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All-Star Western #16 Review


All-Star Western #16

Written by Jimmy Palmiotti and Justin Gray

Art by Moritat and Phil Winslade

Reviewed by Sean Lamont

If you had asked me a year ago if I would be interested in a Western, well, anything; I probably would have politely passed.  But in the last year plus, I started dabbling with titles such as The Sixth Gun, All-Star Western, and even the stories in American Vampire; which reignited a flame for the old gun-slinging days that I have not had an interest in since I was a child.  Romanticized to the N’th degree in most cases, sure, but there was no doubt it was an interesting setting that still had stories to mine even in this modern age.  Add in a link to the DCU proper by putting Jonah Hex in Gotham City, make it a buddy cop story with Amadeus Arkham, and sprinkle in some supernatural flair; well then you have my interest fully piqued.  And though that interest started to wane last issue as the Mr. Hyde storyline progressed, can the big finale to the Black Diamond storyline put things back on track?  Sadly no for this chapter, but I think I know why.

After last month’s issue left Amadeus Arkham imprisoned and Jonah Hex crippled, the gruff gunfighter has been forced to keep a low profile at the Arkham Manor as his body tries to heal.  Trapped in the home with Amadeus’ insane mother, he drowns himself in a bottle to pass the time; until Mr. Hyde decides to make a house call.  Can he push through the handicap to save the residents of Arkham, and himself, from the strength of the man that put him in his current condition?  In the backup, Tomahawk finishes off the relentless pursuit of his enemies as he and his forces hold a British fort under seige.

I really enjoyed this series for its first 13 or so issues.  Full of colorful characters, an eccentric setting for a western-based hero, and peppered with abnormal opposition to Jonah and his pals; All-Star Western was a fairly fun read each and every month.  But, as I stated above, with the start of the Mr. Hyde arc, a now obviously critical element of the formula was removed when Tallulah left, Amadeus went off alone, and Jonah was forced to work solo without the strong foils that had made the book so fun.  And that is what I think has really pulled a lot of the steam out of the forward momentum this title had at first.  The stories told have not been the most compelling at their core, but the characters and their interactions have been the driving force thus far.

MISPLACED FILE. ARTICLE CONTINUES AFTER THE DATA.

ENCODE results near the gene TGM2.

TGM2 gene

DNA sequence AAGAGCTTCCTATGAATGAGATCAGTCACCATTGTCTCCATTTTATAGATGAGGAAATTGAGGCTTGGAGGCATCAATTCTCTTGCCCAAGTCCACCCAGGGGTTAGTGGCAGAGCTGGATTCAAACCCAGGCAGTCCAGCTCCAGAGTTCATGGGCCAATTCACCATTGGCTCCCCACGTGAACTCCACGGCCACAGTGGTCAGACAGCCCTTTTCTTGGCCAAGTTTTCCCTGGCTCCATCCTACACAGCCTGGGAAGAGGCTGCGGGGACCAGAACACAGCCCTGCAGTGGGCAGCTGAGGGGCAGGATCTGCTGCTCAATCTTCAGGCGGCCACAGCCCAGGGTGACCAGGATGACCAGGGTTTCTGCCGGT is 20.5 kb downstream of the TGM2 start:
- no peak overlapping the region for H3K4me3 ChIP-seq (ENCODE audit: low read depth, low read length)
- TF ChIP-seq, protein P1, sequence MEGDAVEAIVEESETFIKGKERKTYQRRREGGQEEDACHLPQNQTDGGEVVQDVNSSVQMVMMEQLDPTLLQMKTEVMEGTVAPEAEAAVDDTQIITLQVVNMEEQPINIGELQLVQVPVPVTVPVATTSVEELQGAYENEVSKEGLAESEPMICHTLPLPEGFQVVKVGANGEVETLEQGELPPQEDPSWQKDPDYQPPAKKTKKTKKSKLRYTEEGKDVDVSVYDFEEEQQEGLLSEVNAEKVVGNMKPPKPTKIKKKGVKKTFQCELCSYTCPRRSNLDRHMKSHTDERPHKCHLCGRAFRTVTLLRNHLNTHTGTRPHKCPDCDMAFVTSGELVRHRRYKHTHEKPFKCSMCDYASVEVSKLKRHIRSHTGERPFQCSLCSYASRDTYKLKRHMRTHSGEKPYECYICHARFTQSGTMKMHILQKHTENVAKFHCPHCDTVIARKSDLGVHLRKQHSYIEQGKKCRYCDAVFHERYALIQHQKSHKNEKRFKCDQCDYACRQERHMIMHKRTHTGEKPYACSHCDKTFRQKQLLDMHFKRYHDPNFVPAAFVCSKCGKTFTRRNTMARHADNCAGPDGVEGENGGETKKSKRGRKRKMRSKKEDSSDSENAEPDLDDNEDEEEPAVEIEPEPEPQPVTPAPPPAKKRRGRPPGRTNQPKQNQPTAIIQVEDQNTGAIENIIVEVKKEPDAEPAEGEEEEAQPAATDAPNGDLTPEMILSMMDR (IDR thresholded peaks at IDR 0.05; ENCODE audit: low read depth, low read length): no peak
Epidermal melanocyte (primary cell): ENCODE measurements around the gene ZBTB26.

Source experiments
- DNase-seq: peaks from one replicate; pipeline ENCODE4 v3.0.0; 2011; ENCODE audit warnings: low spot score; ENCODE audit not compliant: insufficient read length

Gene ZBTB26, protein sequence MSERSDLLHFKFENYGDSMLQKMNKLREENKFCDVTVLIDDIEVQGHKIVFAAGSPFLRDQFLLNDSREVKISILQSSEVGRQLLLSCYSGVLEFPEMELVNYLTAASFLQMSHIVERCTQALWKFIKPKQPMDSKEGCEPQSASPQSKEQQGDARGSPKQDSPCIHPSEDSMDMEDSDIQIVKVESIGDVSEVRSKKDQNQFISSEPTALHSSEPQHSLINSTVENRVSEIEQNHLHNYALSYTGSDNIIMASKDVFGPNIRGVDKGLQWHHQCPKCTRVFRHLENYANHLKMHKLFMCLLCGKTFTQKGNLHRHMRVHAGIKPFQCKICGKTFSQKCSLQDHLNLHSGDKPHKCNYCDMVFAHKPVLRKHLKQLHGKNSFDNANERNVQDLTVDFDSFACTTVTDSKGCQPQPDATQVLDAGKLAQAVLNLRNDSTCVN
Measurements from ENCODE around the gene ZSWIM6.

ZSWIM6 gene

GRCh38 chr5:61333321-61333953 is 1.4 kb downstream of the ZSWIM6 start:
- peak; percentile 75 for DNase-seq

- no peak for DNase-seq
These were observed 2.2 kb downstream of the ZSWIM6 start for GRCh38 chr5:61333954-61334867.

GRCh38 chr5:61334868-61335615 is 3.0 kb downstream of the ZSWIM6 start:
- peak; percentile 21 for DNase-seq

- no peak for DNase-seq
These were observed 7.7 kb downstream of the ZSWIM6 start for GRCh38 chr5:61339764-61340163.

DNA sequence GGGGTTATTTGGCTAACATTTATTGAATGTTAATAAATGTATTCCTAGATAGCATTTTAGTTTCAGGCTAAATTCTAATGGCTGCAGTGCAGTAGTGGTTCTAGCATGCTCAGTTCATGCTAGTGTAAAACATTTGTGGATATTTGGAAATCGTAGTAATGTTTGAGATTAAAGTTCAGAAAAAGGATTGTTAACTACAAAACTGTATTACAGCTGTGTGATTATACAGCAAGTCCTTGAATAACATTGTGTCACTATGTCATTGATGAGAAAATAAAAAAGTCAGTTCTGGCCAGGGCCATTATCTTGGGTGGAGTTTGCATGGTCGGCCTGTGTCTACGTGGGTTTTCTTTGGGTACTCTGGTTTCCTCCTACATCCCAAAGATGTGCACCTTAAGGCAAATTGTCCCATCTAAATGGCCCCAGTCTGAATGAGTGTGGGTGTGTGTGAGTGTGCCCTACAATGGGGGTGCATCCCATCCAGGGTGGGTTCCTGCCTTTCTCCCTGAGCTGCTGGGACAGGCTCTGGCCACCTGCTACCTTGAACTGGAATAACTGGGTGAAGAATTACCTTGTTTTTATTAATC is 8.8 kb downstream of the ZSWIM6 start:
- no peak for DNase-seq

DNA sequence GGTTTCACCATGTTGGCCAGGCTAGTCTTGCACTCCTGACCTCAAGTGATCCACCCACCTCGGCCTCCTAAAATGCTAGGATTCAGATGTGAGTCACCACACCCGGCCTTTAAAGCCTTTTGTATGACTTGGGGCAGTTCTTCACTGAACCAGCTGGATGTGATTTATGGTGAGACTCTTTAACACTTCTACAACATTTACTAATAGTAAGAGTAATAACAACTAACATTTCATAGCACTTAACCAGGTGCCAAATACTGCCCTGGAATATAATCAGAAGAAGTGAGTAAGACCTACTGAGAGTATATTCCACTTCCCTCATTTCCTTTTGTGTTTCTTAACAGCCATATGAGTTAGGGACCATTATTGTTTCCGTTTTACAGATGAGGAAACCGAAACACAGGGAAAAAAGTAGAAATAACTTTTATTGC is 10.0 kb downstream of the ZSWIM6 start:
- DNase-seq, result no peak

Issue #16 suffers slightly less than the previous issues of the arc with the addition of a sassy house nurse tending to the wounded Jonah, but she lacks the panache and eccentricities to really allow Jonah’s jerkish behavior to shine.  Mr. Hyde, a relatively bland antagonist as well, is never really given much to work with either; making the entire Black Diamond affair an almost blatant mandate as it is taped onto the story at large.  On the positive side, the entire situation that has kept Team Jonah apart looks to be coming to an end, which will hopefully lead to this title getting back on track.

I honestly cannot say too much about the backup, as it is a ‘classic’ western-era story, and not something aimed at my particular tastes.  While I am not a fan of that storytelling venue, it is a solid tale of Tomahawk and his tribesmen; so if that is something you enjoy, you may want to take a look here.

Artistically speaking, Moritat continues to draw the bleakest tale of gunslingers I have ever seen, which entirely works when you take into account that this takes place in Gotham City.  The detail on his background work is meticulous and awe-inspiring, but it can also highlight flaws in the foreground by looking so sharp in comparison.  Faces continue to have some minor issues, but are easy to overlook when there are so many panels in each issue that just work.  Winslade’s work on Tomahawk has been nothing short of beautiful, even if the story being told is not my cup of tea.  Awash with the classical western reds and yellows, it stands out with an almost timeless quality that looks both old and modern at the same time.


Pass.  The above may lead you to believe this is a terrible book, but it truly is not.  It’s just suffered through a bit of a rough patch that looks to be resolved in the very next issue.  Usually a fun title, it has momentarily lost that buddy cop styling, but it has not turned me off from the book itself in the long run.  Here’s hoping for next month!

Jump-On Point:  All-Star Western 14+15 would give you the entirety of the arc up to this point.

A happy-go-lucky guy, Sean has prided himself on his ability to be fashionably late to just about anything. As such, his foray into comics began relatively recently, joining in with the jamboree during the 2011 New 52 relaunch at DC Comics. Making up for…

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